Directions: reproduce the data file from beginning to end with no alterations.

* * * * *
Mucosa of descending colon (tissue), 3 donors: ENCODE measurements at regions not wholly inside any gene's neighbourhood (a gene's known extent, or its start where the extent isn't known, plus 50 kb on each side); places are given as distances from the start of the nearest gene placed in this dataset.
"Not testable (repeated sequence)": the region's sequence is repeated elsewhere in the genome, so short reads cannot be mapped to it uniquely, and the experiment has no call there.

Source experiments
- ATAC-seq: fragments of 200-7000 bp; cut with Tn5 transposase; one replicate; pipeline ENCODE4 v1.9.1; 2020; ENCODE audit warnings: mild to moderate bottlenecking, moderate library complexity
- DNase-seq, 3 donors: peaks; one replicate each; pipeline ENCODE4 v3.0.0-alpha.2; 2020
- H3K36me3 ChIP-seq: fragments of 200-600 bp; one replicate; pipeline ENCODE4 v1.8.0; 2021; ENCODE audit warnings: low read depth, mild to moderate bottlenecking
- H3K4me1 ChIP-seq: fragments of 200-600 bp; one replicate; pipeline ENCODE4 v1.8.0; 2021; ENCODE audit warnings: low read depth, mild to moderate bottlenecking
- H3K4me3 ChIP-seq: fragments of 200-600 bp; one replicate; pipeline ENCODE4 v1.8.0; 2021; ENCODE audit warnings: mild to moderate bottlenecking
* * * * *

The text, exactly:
Mucosa of descending colon (tissue), 3 donors: ENCODE measurements at regions not wholly inside any gene's neighbourhood (a gene's known extent, or its start where the extent isn't known, plus 50 kb on each side); places are given as distances from the start of the nearest gene placed in this dataset.
"Not testable (repeated sequence)": the region's sequence is repeated elsewhere in the genome, so short reads cannot be mapped to it uniquely, and the experiment has no call there.

Source experiments
- ATAC-seq: fragments of 200-7000 bp; cut with Tn5 transposase; one replicate; pipeline ENCODE4 v1.9.1; 2020; ENCODE audit warnings: mild to moderate bottlenecking, moderate library complexity
- DNase-seq, 3 donors: peaks; one replicate each; pipeline ENCODE4 v3.0.0-alpha.2; 2020
- H3K36me3 ChIP-seq: fragments of 200-600 bp; one replicate; pipeline ENCODE4 v1.8.0; 2021; ENCODE audit warnings: low read depth, mild to moderate bottlenecking
- H3K4me1 ChIP-seq: fragments of 200-600 bp; one replicate; pipeline ENCODE4 v1.8.0; 2021; ENCODE audit warnings: low read depth, mild to moderate bottlenecking
- H3K4me3 ChIP-seq: fragments of 200-600 bp; one replicate; pipeline ENCODE4 v1.8.0; 2021; ENCODE audit warnings: mild to moderate bottlenecking